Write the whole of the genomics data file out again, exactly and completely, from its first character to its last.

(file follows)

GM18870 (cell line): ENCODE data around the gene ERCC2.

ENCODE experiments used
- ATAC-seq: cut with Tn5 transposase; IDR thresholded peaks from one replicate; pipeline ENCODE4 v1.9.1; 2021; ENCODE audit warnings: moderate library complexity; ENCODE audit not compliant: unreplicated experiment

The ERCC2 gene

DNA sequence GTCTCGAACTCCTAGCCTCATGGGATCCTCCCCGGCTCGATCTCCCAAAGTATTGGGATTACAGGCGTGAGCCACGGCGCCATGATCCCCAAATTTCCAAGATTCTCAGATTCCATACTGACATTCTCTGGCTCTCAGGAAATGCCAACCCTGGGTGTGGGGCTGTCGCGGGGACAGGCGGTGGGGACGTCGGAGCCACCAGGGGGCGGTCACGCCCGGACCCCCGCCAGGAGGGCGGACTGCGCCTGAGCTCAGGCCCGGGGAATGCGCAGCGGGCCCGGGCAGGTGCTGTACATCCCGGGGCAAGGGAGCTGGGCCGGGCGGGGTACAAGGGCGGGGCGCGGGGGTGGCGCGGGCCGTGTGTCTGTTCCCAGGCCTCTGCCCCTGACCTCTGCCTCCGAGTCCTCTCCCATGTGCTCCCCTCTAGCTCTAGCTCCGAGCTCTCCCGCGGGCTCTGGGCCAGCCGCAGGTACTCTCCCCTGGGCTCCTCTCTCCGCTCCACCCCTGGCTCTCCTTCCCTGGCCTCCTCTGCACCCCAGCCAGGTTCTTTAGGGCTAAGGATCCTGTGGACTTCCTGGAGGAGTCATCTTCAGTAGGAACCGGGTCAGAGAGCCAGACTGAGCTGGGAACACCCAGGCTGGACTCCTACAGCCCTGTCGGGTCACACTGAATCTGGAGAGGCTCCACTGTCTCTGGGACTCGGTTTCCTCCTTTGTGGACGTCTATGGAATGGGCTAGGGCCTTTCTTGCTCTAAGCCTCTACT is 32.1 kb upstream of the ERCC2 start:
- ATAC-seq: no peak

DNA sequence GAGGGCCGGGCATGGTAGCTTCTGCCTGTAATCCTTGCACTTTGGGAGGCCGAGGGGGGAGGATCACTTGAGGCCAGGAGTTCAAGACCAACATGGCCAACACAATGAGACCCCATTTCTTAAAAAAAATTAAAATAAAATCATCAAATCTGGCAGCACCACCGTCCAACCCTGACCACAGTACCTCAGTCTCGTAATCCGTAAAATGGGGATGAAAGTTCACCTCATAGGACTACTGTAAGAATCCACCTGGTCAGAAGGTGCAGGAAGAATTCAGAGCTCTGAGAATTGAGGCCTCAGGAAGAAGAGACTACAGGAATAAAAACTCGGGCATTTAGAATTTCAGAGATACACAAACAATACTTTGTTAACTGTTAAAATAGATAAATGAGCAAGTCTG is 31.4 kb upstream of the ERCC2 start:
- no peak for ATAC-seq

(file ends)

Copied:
GM18870 (cell line): ENCODE data around the gene ERCC2.

ENCODE experiments used
- ATAC-seq: cut with Tn5 transposase; IDR thresholded peaks from one replicate; pipeline ENCODE4 v1.9.1; 2021; ENCODE audit warnings: moderate library complexity; ENCODE audit not compliant: unreplicated experiment

The ERCC2 gene

DNA sequence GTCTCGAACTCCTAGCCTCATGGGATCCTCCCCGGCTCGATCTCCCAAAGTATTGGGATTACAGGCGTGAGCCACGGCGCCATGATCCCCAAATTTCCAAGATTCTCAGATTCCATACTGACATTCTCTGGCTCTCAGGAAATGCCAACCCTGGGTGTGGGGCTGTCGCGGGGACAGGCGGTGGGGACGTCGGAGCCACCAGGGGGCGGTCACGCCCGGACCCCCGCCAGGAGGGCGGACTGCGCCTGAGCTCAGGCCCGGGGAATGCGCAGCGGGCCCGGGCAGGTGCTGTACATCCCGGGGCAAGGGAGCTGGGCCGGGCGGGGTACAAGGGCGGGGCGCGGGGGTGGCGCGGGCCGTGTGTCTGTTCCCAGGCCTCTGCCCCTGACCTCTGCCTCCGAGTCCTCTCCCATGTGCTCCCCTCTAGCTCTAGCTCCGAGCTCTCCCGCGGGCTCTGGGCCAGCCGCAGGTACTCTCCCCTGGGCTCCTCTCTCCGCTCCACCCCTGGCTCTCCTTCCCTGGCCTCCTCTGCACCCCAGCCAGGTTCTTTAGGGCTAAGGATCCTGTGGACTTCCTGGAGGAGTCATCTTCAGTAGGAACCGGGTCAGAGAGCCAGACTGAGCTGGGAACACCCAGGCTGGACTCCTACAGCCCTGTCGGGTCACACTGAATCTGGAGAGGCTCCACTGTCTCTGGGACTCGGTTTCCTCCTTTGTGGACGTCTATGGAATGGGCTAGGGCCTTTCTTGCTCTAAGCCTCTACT is 32.1 kb upstream of the ERCC2 start:
- ATAC-seq: no peak

DNA sequence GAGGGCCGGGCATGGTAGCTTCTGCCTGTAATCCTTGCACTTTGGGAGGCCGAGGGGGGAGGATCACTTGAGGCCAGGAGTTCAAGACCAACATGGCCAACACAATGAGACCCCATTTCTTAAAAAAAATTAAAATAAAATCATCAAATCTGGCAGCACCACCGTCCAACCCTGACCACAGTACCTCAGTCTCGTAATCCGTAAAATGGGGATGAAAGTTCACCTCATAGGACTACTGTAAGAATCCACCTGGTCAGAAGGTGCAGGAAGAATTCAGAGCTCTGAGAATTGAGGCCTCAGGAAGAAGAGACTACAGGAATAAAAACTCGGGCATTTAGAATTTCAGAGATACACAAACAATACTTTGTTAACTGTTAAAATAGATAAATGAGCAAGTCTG is 31.4 kb upstream of the ERCC2 start:
- no peak for ATAC-seq